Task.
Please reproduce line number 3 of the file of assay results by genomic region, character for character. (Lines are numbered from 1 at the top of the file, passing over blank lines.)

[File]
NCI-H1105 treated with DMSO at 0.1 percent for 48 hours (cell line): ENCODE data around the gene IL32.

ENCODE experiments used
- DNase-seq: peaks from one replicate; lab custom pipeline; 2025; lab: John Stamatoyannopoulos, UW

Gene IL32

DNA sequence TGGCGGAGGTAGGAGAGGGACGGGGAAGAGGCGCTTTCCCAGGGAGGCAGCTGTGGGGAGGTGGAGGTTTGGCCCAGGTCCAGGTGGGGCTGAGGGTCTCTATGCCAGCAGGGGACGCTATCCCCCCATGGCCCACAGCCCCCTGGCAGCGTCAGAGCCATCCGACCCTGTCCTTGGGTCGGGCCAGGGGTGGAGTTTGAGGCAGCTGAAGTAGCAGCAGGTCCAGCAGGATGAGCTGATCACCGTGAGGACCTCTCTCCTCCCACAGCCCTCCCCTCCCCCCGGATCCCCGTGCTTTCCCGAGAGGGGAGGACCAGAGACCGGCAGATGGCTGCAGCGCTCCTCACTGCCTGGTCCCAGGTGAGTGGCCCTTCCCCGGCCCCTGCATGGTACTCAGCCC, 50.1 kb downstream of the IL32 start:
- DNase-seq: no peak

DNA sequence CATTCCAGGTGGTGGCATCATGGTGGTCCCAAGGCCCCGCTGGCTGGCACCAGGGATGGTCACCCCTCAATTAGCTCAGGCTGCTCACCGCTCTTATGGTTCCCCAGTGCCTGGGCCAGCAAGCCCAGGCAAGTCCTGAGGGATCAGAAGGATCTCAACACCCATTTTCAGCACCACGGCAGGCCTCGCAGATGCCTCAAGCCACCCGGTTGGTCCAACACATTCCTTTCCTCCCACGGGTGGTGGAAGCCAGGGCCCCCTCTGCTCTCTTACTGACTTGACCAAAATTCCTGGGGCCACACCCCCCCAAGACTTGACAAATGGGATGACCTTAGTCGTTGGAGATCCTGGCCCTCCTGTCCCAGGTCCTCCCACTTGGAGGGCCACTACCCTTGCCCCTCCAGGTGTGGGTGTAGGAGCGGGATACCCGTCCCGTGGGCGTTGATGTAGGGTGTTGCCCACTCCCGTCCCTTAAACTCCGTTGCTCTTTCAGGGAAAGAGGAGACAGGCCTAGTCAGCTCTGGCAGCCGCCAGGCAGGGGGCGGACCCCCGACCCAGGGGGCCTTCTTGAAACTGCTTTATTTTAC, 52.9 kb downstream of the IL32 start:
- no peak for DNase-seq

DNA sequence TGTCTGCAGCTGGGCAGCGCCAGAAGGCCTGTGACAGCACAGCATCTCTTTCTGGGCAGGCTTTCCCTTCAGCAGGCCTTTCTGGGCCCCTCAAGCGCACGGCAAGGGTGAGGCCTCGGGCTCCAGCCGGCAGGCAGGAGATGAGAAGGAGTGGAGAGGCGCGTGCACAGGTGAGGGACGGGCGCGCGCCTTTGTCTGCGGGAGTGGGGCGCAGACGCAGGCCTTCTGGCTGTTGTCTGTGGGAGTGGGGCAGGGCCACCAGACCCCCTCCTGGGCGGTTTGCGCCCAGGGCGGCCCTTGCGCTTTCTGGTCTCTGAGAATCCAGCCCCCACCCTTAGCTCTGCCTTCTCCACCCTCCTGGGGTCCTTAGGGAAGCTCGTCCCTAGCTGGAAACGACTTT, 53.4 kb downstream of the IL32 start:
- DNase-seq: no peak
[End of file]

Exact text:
- DNase-seq: peaks from one replicate; lab custom pipeline; 2025; lab: John Stamatoyannopoulos, UW